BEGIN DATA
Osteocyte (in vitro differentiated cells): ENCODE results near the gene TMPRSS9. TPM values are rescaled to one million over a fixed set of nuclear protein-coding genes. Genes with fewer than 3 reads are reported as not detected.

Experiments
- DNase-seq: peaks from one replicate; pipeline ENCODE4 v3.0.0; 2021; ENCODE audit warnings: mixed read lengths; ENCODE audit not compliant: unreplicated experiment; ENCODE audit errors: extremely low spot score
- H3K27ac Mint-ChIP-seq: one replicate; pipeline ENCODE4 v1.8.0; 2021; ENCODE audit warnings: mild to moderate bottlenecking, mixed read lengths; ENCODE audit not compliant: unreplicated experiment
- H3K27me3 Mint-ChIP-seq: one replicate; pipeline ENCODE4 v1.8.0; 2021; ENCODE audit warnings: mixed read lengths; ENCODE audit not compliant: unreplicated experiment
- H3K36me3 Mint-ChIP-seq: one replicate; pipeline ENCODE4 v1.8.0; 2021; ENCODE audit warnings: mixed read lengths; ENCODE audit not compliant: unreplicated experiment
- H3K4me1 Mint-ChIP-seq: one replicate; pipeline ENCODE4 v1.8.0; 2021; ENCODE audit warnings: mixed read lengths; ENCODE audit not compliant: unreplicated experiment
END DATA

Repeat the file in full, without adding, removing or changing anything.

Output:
Osteocyte (in vitro differentiated cells): ENCODE results near the gene TMPRSS9. TPM values are rescaled to one million over a fixed set of nuclear protein-coding genes. Genes with fewer than 3 reads are reported as not detected.

Experiments
- DNase-seq: peaks from one replicate; pipeline ENCODE4 v3.0.0; 2021; ENCODE audit warnings: mixed read lengths; ENCODE audit not compliant: unreplicated experiment; ENCODE audit errors: extremely low spot score
- H3K27ac Mint-ChIP-seq: one replicate; pipeline ENCODE4 v1.8.0; 2021; ENCODE audit warnings: mild to moderate bottlenecking, mixed read lengths; ENCODE audit not compliant: unreplicated experiment
- H3K27me3 Mint-ChIP-seq: one replicate; pipeline ENCODE4 v1.8.0; 2021; ENCODE audit warnings: mixed read lengths; ENCODE audit not compliant: unreplicated experiment
- H3K36me3 Mint-ChIP-seq: one replicate; pipeline ENCODE4 v1.8.0; 2021; ENCODE audit warnings: mixed read lengths; ENCODE audit not compliant: unreplicated experiment
- H3K4me1 Mint-ChIP-seq: one replicate; pipeline ENCODE4 v1.8.0; 2021; ENCODE audit warnings: mixed read lengths; ENCODE audit not compliant: unreplicated experiment